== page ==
Why Do We Make Things?
September 17, 2013
I seem to be all over the map (again), wondering why I am spending my days the way I do. Why do I take photos, again and again, of flowers and leaves, etc.? Haven’t I done that already? Why do I spend my time creating blog posts after all these (4+) years, and would it make more sense to live my life off stage? Especially when there are (many) days when I seem to have nothing to say? Why am I taking up a paintbrush? What am I trying to say, if anything, with my little watercolor sketches, such as these oak leaves and acorns? (Maybe the value is in taking the time to see rather than in having something to say?) But am I just replicating in paint what I am stuck with in photography?
So I maunder through the days and trust that I am learning something from the struggle. And if I use these blog posts to natter, it is a reflection of my unsettled mind, and I hope you will bear with me.
Last week I went to a lecture entitled “Why Do We Make Things,” part of a series presented by Seattle’s Town Hall Arts & Culture. I left after a few minutes, too antsy to listen to this panel of four artists talk about how they played in their Dad’s workshop or cut out paper dolls. I wanted to hear some deep thoughts about the existential why. I unfairly, perhaps, decided I wouldn’t learn anything from these artists’ personal stories. I know I learn better from books, which I can ponder at my own pace.
This week I checked some books out of the library about the craft of writing, shaping words. My daughter will be teaching her fifth grade students about voice, word choice, etc. and I thought I might stumble across a book or two with some ideas for her. And I found one gem, Next Word, Better Word: The Craft of Writing Poetry by Stephen Dobyns, that spoke directly to my heart. What he said about poetry applies equally to blogging, painting and the arts in general:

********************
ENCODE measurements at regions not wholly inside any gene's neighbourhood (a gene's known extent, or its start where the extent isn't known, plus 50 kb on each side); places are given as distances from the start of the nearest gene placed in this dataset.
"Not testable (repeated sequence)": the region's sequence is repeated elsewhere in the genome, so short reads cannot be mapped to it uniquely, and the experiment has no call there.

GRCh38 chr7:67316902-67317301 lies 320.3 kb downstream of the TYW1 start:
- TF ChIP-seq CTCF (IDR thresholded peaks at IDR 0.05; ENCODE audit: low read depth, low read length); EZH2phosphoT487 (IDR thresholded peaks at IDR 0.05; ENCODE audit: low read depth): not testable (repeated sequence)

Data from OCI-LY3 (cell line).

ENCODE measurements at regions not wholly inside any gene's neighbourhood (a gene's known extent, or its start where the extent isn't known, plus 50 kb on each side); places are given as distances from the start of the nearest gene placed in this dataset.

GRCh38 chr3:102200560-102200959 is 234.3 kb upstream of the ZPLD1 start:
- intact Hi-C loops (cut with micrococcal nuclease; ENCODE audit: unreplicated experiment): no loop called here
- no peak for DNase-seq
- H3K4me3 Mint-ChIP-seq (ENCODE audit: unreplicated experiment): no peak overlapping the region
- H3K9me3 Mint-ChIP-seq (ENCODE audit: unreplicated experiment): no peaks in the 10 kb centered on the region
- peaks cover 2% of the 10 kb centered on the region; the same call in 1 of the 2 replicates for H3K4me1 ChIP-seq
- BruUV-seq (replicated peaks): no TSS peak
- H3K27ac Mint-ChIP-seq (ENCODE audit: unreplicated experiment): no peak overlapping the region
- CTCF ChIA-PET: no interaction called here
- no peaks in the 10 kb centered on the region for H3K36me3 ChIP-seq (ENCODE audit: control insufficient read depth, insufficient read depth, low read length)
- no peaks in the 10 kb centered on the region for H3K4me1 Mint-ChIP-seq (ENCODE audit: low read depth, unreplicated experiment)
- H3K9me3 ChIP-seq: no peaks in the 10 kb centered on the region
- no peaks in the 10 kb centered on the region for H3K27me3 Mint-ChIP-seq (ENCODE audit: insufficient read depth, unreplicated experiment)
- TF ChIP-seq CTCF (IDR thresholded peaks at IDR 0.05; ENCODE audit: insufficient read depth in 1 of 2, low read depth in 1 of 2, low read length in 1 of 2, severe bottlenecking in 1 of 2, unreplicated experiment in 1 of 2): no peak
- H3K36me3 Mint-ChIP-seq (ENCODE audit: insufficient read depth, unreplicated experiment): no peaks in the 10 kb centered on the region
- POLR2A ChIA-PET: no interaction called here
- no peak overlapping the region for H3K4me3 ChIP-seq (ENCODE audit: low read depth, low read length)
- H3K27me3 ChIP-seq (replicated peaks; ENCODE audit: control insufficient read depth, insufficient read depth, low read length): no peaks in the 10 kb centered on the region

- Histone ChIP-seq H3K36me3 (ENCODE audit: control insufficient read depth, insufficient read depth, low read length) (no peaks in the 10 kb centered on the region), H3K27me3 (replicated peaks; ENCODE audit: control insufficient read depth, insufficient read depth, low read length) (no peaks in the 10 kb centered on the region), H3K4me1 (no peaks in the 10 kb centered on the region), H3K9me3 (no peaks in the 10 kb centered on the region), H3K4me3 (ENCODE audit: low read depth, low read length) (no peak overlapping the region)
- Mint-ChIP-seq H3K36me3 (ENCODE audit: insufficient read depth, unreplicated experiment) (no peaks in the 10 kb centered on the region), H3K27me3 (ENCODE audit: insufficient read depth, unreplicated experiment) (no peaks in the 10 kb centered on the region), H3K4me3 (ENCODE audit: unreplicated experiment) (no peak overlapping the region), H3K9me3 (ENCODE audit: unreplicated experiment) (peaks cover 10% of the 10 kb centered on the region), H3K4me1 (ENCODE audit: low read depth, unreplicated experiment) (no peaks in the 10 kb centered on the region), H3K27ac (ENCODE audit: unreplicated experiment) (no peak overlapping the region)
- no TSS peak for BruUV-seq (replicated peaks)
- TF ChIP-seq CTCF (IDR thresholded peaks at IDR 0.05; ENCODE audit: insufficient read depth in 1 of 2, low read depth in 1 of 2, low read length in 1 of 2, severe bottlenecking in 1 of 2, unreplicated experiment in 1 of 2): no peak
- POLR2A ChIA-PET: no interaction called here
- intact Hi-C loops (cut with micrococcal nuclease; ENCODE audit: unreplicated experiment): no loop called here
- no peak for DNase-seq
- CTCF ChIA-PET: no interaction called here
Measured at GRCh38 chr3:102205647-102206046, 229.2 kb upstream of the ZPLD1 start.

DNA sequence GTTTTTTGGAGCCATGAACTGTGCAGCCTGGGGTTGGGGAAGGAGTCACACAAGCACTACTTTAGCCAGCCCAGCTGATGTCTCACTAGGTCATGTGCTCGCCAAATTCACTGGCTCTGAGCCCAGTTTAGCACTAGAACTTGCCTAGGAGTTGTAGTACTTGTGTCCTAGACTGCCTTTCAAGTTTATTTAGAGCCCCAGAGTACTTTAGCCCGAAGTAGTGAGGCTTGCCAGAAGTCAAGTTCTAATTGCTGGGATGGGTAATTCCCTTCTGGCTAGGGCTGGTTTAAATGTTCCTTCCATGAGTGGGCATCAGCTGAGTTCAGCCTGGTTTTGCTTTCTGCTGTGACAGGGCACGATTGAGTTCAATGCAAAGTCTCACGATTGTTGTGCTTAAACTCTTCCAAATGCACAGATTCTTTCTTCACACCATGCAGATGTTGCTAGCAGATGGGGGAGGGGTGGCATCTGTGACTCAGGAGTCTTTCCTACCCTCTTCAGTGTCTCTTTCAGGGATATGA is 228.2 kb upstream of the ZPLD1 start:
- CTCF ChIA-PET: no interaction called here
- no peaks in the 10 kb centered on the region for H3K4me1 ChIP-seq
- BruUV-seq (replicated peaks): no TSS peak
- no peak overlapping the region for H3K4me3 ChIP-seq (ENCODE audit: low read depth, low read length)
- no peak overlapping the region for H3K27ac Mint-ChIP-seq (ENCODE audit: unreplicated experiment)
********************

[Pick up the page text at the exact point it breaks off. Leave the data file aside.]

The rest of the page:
“I think when I first started writing in my teens and became increasingly committed to it in my early twenties, I wrote to be a contributing member of some great community . . . And I did it to be noticed, to be loved and authenticated. I did it to be important. I did it to give myself a voice. I did it to be published. I did it to have a job. I did it to earn a merit raise. I did it to push back the night. I did it to sing. Oh, I wrote for all sorts of reasons. Then those reasons began to drop away, and now I do it mostly for itself. I do it because I love it; I do it because I have no choice. But the act of letting the poem go, of sending it out to be published, is now something I must make myself do. And I do it to maintain my tenuous connection to the world. . . . This connection, however, might be to only one person, one reader with whom the poet feels an affinity. Nowadays I write for quite a few people who are no longer living.”
And I especially like this next Dobyns insight into why we make things: “Writing a poem is one of the ways to love the world.”
And loving the world is always a worthy thing.